Population, Clinical, and Scientific Impact of National Cancer Institute's National Clinical Trials Network Treatment Studies

Joseph M. Unger, Michael Leblanc, Suzanne George, Norman Wolmark, Walter J. Curran, Peter J. O'Dwyer, Mitchell D. Schnall, Robert S. Mannel, Sumithra J. Mandrekar, Robert J. Gray, Fengmin Zhao, Mariama Bah, Riha Vaidya, Charles D. Blanke

Research output: Contribution to journalArticlepeer-review


PURPOSE In the United States, the National Cancer Institute National Cancer Clinical Trials Network (NCTN) groups have conducted publicly funded oncology research for 50 years. The combined impact of all adult network group trials has never been systematically examined.METHODSWe identified randomized, phase III trials from the adult NCTN groups, reported from 1980 onward, with statistically significant findings for ≥ 1 clinical, time-dependent outcomes. In the subset of trials in which the experimental arm improved overall survival, gains in population life-years were estimated by deriving trial-specific hazard functions and hazard ratios to estimate the experimental treatment benefit and then mapping this trial-level benefit onto the US cancer population using registry and life-table data. Scientific impact was based on citation data from Google Scholar. Federal investment costs per life-year gained were estimated. The results were derived through December 31, 2020.RESULTSOne hundred sixty-two trials comprised of 108,334 patients were analyzed, representing 29.8% (162/544) of trials conducted. The most common cancers included breast (34), gynecologic (28), and lung (14). The trials were cited 165,336 times (mean, 62.2 citations/trial/year); 87.7% of trials were cited in cancer care guidelines in favor of the recommended treatment. These studies were estimated to have generated 14.2 million (95% CI, 11.5 to 16.5 million) additional life-years to patients with cancer, with projected gains of 24.1 million (95% CI, 19.7 to 28.2 million) life-years by 2030. The federal investment cost per life-year gained through 2020 was $326 in US dollars.CONCLUSIONNCTN randomized trials have been widely cited and are routinely included in clinical guidelines. Moreover, their conduct has predicted substantial improvements in overall survival in the United States for patients with oncologic disease, suggesting they have contributed meaningfully to this nation's health. These findings demonstrate the critical role of government-sponsored research in extending the lives of patients with cancer.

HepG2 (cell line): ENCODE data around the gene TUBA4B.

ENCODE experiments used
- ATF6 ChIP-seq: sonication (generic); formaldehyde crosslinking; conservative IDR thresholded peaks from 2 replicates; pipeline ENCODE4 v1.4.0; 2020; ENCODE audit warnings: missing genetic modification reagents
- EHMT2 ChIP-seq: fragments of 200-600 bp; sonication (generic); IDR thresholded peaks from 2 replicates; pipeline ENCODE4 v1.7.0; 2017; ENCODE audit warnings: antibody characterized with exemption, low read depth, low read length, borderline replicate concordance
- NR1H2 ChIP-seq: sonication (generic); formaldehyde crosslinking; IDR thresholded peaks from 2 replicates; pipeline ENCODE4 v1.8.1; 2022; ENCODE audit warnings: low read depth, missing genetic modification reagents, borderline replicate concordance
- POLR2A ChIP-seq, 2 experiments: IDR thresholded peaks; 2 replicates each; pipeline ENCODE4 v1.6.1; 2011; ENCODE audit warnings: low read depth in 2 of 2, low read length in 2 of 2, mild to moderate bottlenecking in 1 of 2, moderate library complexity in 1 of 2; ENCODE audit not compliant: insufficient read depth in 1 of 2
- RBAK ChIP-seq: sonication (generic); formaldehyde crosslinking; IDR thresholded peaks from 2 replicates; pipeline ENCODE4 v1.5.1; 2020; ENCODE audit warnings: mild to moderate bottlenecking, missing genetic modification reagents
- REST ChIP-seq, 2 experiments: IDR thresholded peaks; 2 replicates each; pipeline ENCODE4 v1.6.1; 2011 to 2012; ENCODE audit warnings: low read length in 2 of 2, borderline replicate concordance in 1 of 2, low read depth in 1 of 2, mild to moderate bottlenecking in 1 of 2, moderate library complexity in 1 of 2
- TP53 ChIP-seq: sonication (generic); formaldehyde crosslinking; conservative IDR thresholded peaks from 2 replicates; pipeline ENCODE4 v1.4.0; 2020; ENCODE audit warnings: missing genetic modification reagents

Original languageEnglish (US)
Pages (from-to)2020-2028
Number of pages9
JournalJournal of Clinical Oncology
Issue number11
StatePublished - Apr 10 2023

ASJC Scopus subject areas

  • Oncology
  • Cancer Research


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